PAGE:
Mark Divine: Life Lessons From a Navy Seal & Developing An Unbeatable Mind | 180 Nutrition

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Mark Divine: Life Lessons From a Navy Seal & Developing An Unbeatable Mind

Watch the full interview below or listen to the full episode on your iPhone HERE.

Guy:  This week welcome to the show Mark Divine. He is an expert in human performance which is displayed in mental toughness, leadership and physical readiness. His work is based on an integral warrior-leader model that he developed and tested on over a thousand special operations candidates worldwide. The integrated training, which involves physical, mental, emotional, intuitional and spiritual training, has resulted in over a 90% success rate for the Spec Ops candidates. It is now taught to executives and corporate teams, tops sports teams, top athletes, professionals, first responders and warriors from all walks of life.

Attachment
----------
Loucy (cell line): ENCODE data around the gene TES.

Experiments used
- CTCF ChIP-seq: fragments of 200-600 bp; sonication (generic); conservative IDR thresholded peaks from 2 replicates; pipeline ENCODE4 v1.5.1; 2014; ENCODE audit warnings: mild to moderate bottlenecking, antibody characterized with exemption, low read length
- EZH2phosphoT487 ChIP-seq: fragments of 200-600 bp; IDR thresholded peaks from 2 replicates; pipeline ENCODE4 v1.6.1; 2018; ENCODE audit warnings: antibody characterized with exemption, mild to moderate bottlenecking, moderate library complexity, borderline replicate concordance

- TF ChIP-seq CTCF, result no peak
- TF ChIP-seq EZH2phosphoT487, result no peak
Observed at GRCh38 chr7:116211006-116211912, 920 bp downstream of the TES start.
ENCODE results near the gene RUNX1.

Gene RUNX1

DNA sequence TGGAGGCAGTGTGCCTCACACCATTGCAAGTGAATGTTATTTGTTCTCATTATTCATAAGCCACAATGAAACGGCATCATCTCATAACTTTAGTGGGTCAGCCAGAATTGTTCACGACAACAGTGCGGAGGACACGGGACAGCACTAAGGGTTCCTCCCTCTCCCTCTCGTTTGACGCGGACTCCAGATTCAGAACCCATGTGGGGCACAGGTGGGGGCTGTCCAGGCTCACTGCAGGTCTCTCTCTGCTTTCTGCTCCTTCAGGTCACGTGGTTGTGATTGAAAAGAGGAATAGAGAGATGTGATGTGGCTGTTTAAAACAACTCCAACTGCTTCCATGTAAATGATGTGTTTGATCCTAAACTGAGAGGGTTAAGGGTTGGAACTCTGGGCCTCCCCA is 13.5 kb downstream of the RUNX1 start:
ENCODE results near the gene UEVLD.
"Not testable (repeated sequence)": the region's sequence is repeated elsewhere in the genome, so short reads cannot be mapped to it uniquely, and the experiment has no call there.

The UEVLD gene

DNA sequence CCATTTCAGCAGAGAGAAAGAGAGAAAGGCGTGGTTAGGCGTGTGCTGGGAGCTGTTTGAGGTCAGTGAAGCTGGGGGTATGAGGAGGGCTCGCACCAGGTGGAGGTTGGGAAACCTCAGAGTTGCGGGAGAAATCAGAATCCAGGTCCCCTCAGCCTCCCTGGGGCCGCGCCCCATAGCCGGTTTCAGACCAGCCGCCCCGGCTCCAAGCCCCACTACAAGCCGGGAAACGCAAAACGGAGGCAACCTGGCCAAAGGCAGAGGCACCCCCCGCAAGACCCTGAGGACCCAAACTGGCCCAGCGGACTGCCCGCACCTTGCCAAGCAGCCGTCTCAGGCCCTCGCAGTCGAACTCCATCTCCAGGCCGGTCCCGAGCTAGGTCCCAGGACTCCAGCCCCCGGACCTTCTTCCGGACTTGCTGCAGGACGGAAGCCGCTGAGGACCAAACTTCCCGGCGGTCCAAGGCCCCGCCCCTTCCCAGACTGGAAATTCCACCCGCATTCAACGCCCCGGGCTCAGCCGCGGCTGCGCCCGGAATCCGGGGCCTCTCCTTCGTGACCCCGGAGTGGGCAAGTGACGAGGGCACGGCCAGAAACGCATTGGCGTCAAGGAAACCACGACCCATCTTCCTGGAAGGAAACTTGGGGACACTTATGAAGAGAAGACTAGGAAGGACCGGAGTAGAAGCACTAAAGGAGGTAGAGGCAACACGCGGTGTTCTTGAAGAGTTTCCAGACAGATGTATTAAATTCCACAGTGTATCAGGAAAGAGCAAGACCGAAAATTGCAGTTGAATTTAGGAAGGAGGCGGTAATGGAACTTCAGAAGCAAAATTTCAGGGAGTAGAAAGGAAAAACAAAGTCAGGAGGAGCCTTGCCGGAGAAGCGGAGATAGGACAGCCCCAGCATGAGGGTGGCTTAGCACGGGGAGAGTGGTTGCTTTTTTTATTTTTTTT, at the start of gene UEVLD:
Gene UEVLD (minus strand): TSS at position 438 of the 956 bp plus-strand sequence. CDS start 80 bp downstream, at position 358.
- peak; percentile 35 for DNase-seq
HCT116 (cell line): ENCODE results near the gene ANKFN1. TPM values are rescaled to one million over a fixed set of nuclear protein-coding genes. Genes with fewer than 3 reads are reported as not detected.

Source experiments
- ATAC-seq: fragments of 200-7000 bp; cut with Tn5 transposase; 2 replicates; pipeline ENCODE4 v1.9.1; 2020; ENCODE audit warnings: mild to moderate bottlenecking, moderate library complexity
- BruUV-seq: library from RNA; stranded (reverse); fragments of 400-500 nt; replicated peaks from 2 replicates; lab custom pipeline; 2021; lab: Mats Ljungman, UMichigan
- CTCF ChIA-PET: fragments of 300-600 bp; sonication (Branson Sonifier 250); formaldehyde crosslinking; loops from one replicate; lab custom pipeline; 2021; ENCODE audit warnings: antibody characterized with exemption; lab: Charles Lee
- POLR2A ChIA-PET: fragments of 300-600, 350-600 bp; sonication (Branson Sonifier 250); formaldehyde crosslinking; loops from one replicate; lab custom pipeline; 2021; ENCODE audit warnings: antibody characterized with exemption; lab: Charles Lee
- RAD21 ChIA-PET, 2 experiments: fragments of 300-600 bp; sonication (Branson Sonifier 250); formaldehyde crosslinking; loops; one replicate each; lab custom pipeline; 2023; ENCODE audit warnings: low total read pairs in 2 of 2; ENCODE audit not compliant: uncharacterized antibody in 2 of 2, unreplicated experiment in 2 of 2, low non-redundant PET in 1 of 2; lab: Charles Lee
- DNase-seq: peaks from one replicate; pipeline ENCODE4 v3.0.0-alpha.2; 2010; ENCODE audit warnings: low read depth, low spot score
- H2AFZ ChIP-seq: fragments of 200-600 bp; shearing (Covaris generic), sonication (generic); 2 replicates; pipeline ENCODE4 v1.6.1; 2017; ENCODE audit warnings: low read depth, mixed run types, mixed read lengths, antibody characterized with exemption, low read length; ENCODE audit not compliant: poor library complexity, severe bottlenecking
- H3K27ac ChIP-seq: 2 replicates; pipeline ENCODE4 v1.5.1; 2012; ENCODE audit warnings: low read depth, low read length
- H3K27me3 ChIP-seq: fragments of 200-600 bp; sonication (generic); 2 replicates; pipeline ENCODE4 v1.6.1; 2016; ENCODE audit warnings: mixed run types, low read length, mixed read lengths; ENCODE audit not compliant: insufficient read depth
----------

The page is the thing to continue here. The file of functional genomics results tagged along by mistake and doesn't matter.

Mark is the founder and leader of several highly successful enterprises including SEALFIT (Physical and mental training), Unbeatable Mind, LLC (Executive Mastery Development), NavySEALs.com and USCrossFit. He also co-founded the Coronado Brewing Company in Coronado, CA.

Mark served as Adjunct Professor of Leadership at the University of San Diego and has authored four books: “The Way of the SEAL,” published by Reader’s Digest Publishing, “8 Weeks to SEALFIT” and “Kokoro Yoga” by St. Martin’s Press, “Unbeatable Mind” and the “SEALFIT Training Guide,” both self-published.

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downloaditunesListen to StitcherQuestions we ask in this episode:

  • I’ve heard you say the career change (accountant to Navy Seal) came from the silence. Please explain.
  • For anyone wanting to create change in their life and be their authentic self, what advice would you give them?
  • How do they ‘qualify’ someone to become a seal?
  • What is Sealfit?
  • You’re passionate about breath work. Why?

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Full Transcript

 

Guy